New Americans, New Families

By Thomas Schofield, Scott Coltrane, Ross D. Parke | September 1, 2007 | 0 comments

At a time when people are lamenting the death of the American family, Ross D. Parke, Scott Coltrane, and Thomas Schofield discovered that many of its ideals are alive and well—and they’re being imported from Mexico.

Ellen and Tom Evans live in a nice suburban home in a safe neighborhood. They both have good jobs—Ellen’s a nurse and Tom’s a high school teacher—and have raised two teenagers who enjoy material comforts beyond Tom and Ellen’s own middle-class origins. Their children, Mike and Lisa, are good kids, doing reasonably well in school, who aspire to go to college and become successful professionals.

Maria and Jose Lopez are first-generation Mexican immigrants. Maria works part-time and Jose holds down two jobs—a daytime construction job and part-time evening work as a security guard—in order to support their four kids, who range in age from eight to 16. They live in a modest home on an urban street with lots of traffic and not much green space for recreation; they worry about the crime rate, the homeless, and the gangs in their part of the city.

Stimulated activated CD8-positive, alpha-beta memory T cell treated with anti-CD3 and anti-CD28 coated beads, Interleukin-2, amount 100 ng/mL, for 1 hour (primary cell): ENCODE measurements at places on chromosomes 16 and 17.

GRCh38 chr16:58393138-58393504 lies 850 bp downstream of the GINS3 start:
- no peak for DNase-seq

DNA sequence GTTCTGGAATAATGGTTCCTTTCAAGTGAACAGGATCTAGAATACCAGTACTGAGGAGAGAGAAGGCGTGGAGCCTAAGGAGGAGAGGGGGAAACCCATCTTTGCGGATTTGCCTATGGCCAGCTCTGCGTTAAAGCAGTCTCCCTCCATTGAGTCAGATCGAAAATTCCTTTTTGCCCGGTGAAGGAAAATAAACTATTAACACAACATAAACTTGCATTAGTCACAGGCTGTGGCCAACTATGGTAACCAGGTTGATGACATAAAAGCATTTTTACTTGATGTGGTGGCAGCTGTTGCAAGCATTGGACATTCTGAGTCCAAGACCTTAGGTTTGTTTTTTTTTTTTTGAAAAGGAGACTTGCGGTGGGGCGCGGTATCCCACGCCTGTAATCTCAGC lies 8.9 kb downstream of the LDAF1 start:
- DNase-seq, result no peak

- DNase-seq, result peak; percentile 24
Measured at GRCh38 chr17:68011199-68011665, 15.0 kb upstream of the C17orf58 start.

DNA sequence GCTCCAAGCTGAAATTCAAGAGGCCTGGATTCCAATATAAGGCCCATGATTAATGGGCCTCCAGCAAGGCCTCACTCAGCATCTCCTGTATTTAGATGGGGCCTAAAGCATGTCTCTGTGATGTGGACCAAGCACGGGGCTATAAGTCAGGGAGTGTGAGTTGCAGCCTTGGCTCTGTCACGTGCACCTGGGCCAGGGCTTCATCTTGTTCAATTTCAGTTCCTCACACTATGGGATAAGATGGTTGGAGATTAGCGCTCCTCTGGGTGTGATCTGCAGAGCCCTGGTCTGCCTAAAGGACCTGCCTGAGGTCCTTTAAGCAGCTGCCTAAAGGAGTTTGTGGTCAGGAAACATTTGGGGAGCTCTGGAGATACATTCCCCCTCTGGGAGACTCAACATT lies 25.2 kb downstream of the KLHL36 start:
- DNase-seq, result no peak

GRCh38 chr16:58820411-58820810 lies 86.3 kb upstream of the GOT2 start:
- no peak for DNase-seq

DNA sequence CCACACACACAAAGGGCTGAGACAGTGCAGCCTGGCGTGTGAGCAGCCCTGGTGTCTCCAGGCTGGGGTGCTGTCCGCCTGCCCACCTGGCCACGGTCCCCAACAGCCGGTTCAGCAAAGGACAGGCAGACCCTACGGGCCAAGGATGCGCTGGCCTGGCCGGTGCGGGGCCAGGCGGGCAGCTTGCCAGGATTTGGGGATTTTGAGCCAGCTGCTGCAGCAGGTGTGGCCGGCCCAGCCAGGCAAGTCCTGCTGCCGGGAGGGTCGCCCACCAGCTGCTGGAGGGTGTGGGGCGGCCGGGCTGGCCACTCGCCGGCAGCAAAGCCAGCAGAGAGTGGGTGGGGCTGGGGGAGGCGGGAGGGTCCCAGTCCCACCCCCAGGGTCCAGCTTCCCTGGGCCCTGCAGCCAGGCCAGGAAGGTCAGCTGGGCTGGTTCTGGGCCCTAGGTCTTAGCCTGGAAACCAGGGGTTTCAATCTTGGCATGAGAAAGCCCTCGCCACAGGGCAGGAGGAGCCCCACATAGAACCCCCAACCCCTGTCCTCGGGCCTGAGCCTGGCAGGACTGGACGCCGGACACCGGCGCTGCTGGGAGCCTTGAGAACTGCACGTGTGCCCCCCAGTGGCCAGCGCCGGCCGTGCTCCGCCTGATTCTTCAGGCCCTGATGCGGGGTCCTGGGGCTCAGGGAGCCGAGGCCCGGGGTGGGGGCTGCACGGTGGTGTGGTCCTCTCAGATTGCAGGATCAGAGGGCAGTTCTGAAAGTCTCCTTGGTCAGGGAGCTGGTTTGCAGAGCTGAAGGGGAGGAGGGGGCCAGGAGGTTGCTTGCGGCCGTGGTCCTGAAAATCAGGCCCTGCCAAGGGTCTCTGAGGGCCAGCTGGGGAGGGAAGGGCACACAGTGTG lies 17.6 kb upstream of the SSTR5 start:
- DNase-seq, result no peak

So who enjoys a greater quality of life and tighter family bonds? The answer’s not as simple as you might think.

When we take a closer look, we find that Ellen and Tom are struggling to balance work and family obligations as they try to maintain their comfortable suburban lifestyle. Their closest relatives live in another state, and they have few friends in the community. “It makes me sad that our kids don’t see their grandparents regularly,” says Ellen. “It’s like they hardly know them.” Although not divorced, Tom confesses that “we’ve talked about it on and off but so far we are holding things together.” Ellen and Tom value family activities, but most of the time they do things separately from their children. “We each like to do our own thing, even though Mom and Dad want us to do stuff together,” says 14-year-old Mike. “I’d rather spend time with my friends.”